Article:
So, let’s say in a given classroom, a lot of the students in Susan—let’s Susan’s one of our teachers—a lot of the students were misreading questions. We would know that we would have to train Susan to do a better job of getting—

Andrew: I see. Susan was a Princeton Review teacher.

Adam: Correct.

Andrew: The company started how? It was John Katzman starting the company and then you guys teamed up?

Adam: Well, we both kind of started simultaneously. I actually started a little before him. At the time, I was tutoring nearly 100 students. He had about ten students in his mom’s apartment. So, we teamed up. It was pretty much simultaneously. Then, again, it was his computer system. He had a lot of insights into the tests as well. So, we combined my techniques with his computer system. We were doubling in size every couple of months.

Andrew: And then you wrote—

Adam: It was viral before there was an internet.

Andrew: Sorry?

Adam: It was viral before there was an internet to go viral with.

Andrew: Part of it you guys wrote the book and I know there was some internal debate about whether you should write the book and give away your techniques, the ones that people are paying to come into class for. As I understand it, and I don’t have it here in my notes, but for what I remember, you were advocating for writing the book and putting it out there, he was a little more skeptical.

You ended up coauthoring this book on the SAT. I remember that the first letter of the first letter of every paragraph in every page said—I’m going to say it—”Fuck the College Board,” or something or whatever company it was that was at the time putting it out. But if you look at that, the first paragraph started with an F, the second paragraph started with a U, right. That’s partial why it went viral. Is this true? Talk about that?

Adam: Yes. That’s what John’s sway of tweaking the nose at the testing establishment. We later had to amend the book.

Andrew: Why?

Adam: Why? It got us the notoriety. It was clever for students, but I don’t know, I think we could have been a little more judicious in our use of words and a little more sly in encoding it, encrypting it in the book. But we got a reputation for beating the SAT. After all, the original title of the book was called “The SAT: Cracking the System.” We were very counterculture and we’re going to show you how to beat the test since the test is out to beat you and it was a lot of fun. It was in keeping with our anarchic spirit. We were anarchists.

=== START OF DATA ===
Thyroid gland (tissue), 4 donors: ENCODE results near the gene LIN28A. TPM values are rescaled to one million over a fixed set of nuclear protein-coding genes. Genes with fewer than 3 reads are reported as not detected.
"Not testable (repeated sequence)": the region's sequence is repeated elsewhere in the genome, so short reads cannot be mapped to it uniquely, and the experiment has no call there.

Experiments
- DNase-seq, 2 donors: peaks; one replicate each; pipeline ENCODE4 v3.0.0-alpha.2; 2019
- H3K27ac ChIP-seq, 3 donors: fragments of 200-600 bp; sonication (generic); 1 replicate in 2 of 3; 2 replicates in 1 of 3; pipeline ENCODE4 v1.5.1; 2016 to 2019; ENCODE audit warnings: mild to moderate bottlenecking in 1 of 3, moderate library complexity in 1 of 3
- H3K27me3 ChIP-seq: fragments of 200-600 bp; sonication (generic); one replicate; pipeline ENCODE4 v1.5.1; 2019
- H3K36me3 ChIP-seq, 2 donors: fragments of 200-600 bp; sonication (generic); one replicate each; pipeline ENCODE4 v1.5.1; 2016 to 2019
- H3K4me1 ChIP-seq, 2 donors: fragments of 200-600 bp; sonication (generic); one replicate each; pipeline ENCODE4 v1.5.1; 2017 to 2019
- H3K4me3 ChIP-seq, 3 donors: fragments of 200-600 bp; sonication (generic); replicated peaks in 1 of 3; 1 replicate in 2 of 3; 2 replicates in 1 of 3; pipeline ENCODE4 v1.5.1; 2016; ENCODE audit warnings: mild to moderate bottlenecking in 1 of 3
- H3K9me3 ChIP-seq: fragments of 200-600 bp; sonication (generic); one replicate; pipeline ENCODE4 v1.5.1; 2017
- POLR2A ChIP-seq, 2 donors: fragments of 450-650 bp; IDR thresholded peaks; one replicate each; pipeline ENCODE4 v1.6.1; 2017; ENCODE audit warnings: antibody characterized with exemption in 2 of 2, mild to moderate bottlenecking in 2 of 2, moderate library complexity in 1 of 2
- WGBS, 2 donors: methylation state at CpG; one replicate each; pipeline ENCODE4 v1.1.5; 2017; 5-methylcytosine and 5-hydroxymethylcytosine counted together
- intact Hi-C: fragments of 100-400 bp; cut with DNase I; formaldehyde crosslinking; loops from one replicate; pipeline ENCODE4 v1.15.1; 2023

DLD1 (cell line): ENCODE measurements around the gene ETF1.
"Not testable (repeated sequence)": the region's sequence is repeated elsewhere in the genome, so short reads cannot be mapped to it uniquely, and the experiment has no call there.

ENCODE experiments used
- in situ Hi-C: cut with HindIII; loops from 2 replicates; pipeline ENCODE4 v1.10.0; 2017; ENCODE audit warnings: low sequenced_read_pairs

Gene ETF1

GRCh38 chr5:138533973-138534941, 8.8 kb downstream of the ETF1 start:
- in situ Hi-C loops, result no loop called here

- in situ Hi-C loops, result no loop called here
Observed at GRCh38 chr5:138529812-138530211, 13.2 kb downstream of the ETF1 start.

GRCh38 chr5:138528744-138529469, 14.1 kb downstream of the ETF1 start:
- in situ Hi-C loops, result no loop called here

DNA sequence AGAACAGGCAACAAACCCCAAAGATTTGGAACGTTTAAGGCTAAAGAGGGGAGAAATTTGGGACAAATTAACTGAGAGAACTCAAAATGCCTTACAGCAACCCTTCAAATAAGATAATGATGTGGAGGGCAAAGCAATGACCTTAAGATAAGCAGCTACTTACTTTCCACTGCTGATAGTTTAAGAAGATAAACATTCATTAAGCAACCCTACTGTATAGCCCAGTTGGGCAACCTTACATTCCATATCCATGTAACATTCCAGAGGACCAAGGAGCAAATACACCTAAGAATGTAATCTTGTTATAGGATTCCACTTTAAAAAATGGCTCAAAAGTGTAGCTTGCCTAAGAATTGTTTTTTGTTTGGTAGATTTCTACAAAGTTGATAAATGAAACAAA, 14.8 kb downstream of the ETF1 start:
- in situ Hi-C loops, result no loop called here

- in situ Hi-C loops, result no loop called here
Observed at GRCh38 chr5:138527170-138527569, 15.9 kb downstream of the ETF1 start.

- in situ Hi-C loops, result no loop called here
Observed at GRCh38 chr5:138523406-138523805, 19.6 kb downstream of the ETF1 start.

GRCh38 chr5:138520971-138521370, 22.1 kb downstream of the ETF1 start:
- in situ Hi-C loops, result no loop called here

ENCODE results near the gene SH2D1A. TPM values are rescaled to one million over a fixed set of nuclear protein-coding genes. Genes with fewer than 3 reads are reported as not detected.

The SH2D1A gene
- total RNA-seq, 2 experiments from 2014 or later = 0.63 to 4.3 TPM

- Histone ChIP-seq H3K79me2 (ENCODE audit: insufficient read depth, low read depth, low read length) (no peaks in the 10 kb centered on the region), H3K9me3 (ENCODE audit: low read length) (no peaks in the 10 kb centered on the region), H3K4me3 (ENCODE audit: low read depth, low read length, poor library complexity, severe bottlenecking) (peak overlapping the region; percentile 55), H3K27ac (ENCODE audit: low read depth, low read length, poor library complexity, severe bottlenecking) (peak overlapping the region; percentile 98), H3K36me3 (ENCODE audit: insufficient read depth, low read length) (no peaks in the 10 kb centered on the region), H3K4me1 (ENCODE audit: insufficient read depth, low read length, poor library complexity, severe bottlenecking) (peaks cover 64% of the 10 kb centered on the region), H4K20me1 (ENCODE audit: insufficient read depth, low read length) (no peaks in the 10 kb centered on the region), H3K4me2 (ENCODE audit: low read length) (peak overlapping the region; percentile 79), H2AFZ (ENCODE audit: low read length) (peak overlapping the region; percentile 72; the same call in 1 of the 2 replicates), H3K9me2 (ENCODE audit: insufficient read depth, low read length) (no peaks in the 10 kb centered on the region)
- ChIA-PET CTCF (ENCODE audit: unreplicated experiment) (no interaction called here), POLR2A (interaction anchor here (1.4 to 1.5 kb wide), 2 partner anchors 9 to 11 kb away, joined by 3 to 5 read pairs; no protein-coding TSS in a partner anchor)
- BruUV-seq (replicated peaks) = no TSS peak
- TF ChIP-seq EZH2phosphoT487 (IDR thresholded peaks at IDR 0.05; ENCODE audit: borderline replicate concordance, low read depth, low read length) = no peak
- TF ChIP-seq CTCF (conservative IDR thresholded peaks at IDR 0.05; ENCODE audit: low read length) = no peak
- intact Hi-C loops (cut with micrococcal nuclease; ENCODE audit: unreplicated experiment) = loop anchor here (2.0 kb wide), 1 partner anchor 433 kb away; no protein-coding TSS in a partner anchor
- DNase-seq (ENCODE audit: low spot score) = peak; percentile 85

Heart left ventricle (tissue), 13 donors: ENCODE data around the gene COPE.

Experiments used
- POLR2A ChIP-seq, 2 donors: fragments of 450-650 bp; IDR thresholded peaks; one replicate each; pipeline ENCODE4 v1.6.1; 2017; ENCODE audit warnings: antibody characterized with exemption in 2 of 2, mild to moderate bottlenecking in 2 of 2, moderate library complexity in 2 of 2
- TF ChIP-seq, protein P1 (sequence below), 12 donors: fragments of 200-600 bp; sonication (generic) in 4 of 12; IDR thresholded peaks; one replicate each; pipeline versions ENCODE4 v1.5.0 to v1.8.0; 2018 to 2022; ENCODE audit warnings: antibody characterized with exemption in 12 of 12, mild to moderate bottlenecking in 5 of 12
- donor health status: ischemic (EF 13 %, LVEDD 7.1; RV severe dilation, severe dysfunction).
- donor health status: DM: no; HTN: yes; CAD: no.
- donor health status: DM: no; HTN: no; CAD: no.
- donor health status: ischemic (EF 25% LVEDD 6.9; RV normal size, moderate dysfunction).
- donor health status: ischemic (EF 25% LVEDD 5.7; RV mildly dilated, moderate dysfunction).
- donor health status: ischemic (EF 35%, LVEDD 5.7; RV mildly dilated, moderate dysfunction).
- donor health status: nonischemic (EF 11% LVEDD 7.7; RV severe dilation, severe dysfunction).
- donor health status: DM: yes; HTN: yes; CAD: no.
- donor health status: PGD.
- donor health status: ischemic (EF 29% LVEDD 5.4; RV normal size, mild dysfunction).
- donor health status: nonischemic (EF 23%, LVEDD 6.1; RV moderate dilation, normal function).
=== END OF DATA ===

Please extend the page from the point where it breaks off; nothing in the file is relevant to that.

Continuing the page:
Andrew: That’s what separated you for me. Henry Balon, my friend from school, would not have told me about an SAT book unless there was something going on in there that was a little bit anarchistic, as you said, a little fight the man, which is the way we felt at the time.

Adam: Yeah.

Andrew: Okay. You guys are working together on this. The partnership, though, is not an even partnership, is it?

Adam: Well, partnerships, this is something that all entrepreneurs have to work out. It’s tough to go in a partnership without a clear understanding and also tough—we became really good friends and it’s hard to go into business with a friend. I’m sure you’ve done segments on that, where entrepreneurs have cautioned with friends or family members. So, it was a rocky partnership, but we’re best friends now.

Andrew: You are?

Adam: Oh, yes. Absolutely.

Andrew: You guys had, from what I understand, a real back and forth where you would disagree with each other and then became friends, disagree—you sued him, I think. I’m looking at one article here from the Wall Street Journal, 1999—you’re smiling, you know this one.

Adam: Yeah.

Andrew: “The dysfunctional duo that built the SAT prep firm winds up in court.” They called you in the headline the dysfunctional duo back before clickbait.

Adam: Yeah.

Andrew: You said that he offered you three percent of the business and you said, “No, that’s not right.” Is that true?

Adam: Yes, it was. I had other percentages of the books, for example. We split the book royalties. So, again, we went into business without a clear partnership agreement. You should always, it’s crucial, especially when somebody feels he or she doesn’t need an agreement. You’ll often hear two friends talking like, “We’re friends, what do we need an agreement for?”

Andrew: Right.

Adam: It’s kind of like couples going, “What do we need a prenup for? We love each other.” Then there will come a time when you may not love each other, you may not be friends or you may actively disagree or there might be third parties that assert rights and you’ll wish you had a contract. But we settled that. Really, I’m not just saying that. We are best friends today.

Andrew: I can’t imagine. As I understand it, he offered you three percent. You said, “No, that’s what I would give a secretary,” at the time. You settled on 10 percent of the business plus 50-50 ownership of the publishing rights of the books, right?

Adam: Correct.

Andrew: You sued him. I didn’t find the resolution of this lawsuit. What happened at that?

Adam: We settled.

Andrew: I see. Okay. Then you also said, “Look, over the years, I was the Steve Wozniak to his Steve Jobs,” right?

Adam: I did. Back then, yes, I did.

Andrew: And then you also said—I’m going to go with one more quote here from this article, “Not to emasculate myself here, but I was like a wife who’s married to a husband with all the assets in his name,” and you were seeking as much as $10 in compensatory damages.

Adam: Right.

Andrew: This was you guys in friendship, “You officially formulated the business, put it in your name, fine, we have an understanding,” and that’s the mistake that you made there.